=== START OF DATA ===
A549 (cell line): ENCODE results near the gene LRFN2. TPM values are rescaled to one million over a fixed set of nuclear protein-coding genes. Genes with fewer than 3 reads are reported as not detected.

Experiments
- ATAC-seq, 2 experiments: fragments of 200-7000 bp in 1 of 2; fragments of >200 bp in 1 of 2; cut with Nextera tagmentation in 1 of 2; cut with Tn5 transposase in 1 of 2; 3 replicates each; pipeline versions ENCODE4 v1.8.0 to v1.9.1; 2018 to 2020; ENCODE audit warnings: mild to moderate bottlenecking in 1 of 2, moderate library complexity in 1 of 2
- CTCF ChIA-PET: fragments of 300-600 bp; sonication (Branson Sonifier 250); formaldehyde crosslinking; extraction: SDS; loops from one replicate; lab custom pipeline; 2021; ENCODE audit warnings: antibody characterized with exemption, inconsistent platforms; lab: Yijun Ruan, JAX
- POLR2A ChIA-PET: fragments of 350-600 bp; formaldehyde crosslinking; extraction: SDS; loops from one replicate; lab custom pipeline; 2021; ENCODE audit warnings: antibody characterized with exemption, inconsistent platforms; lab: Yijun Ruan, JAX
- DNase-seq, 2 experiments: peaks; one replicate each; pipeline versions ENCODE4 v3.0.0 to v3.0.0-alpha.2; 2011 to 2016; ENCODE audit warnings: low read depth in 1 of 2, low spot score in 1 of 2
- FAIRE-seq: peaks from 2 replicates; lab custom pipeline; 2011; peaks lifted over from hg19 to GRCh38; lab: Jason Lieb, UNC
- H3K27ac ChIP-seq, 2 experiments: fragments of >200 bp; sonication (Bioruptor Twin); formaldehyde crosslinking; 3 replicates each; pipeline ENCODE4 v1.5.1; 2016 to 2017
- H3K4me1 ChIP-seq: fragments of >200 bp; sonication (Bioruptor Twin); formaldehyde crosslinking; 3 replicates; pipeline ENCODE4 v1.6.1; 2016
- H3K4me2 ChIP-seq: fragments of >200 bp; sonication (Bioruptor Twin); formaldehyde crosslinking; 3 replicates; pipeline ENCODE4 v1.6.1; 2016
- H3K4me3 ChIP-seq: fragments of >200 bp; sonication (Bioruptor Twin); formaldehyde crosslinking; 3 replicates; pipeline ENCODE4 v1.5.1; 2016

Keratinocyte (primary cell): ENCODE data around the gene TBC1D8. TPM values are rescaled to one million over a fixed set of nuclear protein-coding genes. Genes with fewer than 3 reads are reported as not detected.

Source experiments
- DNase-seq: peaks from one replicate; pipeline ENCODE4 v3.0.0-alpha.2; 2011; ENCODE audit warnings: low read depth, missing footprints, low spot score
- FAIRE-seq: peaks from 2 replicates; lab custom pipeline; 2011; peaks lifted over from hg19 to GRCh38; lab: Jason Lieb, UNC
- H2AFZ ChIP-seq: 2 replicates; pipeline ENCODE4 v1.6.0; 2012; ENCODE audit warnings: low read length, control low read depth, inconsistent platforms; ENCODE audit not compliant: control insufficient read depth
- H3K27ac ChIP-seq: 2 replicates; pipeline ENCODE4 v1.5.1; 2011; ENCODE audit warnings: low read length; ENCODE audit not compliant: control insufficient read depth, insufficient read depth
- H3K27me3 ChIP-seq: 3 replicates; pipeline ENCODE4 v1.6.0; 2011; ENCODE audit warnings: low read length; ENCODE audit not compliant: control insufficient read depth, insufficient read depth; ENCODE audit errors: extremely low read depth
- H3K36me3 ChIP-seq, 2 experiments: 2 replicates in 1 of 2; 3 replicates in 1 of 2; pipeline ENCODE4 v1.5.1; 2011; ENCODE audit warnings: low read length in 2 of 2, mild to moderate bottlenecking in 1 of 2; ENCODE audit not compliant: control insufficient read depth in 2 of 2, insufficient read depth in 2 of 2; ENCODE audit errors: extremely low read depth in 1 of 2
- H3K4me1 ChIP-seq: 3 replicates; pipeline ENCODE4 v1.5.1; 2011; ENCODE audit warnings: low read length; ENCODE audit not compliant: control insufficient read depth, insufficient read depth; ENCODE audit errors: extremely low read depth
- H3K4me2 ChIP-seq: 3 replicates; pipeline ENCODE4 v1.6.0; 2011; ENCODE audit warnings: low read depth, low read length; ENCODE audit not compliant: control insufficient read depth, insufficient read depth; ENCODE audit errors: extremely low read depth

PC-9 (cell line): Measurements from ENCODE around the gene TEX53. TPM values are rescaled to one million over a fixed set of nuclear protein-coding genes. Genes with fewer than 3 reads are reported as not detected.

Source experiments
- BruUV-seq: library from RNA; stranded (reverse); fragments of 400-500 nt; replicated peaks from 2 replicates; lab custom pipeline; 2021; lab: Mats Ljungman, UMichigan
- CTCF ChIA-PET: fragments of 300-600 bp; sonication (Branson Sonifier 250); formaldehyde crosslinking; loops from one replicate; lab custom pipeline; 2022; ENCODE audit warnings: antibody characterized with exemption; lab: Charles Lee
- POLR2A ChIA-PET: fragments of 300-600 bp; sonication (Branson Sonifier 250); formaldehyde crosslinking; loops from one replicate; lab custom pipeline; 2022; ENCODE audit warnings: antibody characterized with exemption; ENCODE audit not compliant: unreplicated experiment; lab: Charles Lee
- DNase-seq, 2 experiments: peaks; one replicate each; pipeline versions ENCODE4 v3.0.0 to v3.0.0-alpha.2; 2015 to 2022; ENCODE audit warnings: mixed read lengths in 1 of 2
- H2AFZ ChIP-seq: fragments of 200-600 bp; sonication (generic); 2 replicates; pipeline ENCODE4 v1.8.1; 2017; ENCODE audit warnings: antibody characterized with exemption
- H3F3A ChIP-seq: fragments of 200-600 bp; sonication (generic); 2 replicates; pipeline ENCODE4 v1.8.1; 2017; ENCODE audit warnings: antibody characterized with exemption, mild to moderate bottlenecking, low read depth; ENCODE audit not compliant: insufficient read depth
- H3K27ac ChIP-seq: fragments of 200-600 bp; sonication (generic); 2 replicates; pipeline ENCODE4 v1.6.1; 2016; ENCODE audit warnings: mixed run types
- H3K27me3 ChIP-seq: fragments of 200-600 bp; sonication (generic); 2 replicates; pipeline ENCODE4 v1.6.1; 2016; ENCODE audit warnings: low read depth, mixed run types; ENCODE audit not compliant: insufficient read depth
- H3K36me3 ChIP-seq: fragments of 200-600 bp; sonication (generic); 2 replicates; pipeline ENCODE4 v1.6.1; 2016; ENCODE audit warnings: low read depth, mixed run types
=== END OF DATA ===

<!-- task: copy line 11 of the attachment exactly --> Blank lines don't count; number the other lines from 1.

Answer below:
- H3K4me3 ChIP-seq: fragments of >200 bp; sonication (Bioruptor Twin); formaldehyde crosslinking; 3 replicates; pipeline ENCODE4 v1.5.1; 2016